Post by billypilgrim on Nov 11, 2010 17:22:49 GMT -5
There's an exhibit currently in Nashville that I saw in San Francisco that I highly recommend to anyone remotely interested in impressionist art. It's called "The Birth of Impressionism: Masterpieces from the Musee d'Orsay" and it's at the Frist Center Museum until January 2011. If you miss it there, your next chance to catch it is Madrid.
Many of these are not technically impressionist paintings. Instead, they're mid- to late-19th century paintings (mostly done in Paris) that show how impressionism developed. It includes famous and not-so-famous works by painters like Degas, Manet, Monet, Renoir, Whistler, and others. I'm no art aficionado by any means. But you don't have to be to appreciate the grandeur and artistry on display.
I'm actually really excited about this! They also have the Chihuly exhibit at the Frist until January as well. But I think the Impressionist exhibit has a separate admission price. Both would still be worth it. The Chihuly exhibit at Cheekwood was one of the most remarkable things Ive ever been to.
I'm consistently surprised at the quality of work the Frist is able to acquire and show. (I almost cried when I saw a piece of Roy Lichtenstein's work in person at the Frist a few years ago.)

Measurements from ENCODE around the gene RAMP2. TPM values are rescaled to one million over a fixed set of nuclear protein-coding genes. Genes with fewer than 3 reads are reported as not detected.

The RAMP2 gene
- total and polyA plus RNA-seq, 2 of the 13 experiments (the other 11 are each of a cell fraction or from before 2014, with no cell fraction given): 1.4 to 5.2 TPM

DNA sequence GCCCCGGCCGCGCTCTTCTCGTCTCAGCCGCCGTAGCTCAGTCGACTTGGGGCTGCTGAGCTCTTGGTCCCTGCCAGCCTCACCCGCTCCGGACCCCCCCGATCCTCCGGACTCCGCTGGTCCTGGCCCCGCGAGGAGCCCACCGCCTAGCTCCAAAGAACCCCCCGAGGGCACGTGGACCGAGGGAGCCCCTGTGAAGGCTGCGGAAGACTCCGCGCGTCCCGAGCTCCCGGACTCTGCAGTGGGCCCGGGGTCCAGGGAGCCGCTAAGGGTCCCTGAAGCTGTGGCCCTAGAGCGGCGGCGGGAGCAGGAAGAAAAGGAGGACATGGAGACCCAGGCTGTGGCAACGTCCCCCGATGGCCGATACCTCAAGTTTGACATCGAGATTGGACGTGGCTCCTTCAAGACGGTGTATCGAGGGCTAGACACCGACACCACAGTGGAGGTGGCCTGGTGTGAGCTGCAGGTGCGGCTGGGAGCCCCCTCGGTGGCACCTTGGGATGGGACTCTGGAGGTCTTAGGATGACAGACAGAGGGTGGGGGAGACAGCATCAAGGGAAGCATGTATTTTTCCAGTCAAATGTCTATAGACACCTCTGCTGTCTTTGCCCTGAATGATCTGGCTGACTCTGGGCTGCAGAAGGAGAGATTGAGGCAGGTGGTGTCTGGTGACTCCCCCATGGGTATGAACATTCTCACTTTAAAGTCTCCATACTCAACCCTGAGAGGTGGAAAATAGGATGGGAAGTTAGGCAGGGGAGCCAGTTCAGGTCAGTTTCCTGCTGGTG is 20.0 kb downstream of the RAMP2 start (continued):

Post by billypilgrim on Nov 11, 2010 17:58:45 GMT -5
Some art history major will probably disagree with everything I'm about to say. But if you can't stand the heat, get out of the Inforoo. So here goes:
It was a movement of painters that were rebelling against the conventions of the time that involved more somber (often religious) subjects, painted indoors, and a greater emphasis on lines than colors. The impressionists took painting outdoors and were more willing to paint everyday subjects and landscapes. They paid more attention to light and movement and didn't rely on the traditional artistic establishment to dictate which works were or were not worthy.
Post by Vector Viking on Nov 12, 2011 21:26:28 GMT -5
That's actually basically spot-on. Prior to impressionism, painting was generally two things: as close to photorealism as they could get; and funded by the church. Time spanning from Michelangelo/DaVinci to Rembrant/Vermeer-ish. Photography and an emergence of an upper-middle and middle class (who could afford to commission artists or purchase works) enabled artists to break old rules and still be able to afford supplies and eat. But yeah, most of the paintings that were in that Frist exhibit were post- and neo-impressionists. There isn't a whole hell of a lot of difference between the three, just minor things only art nerds would notice.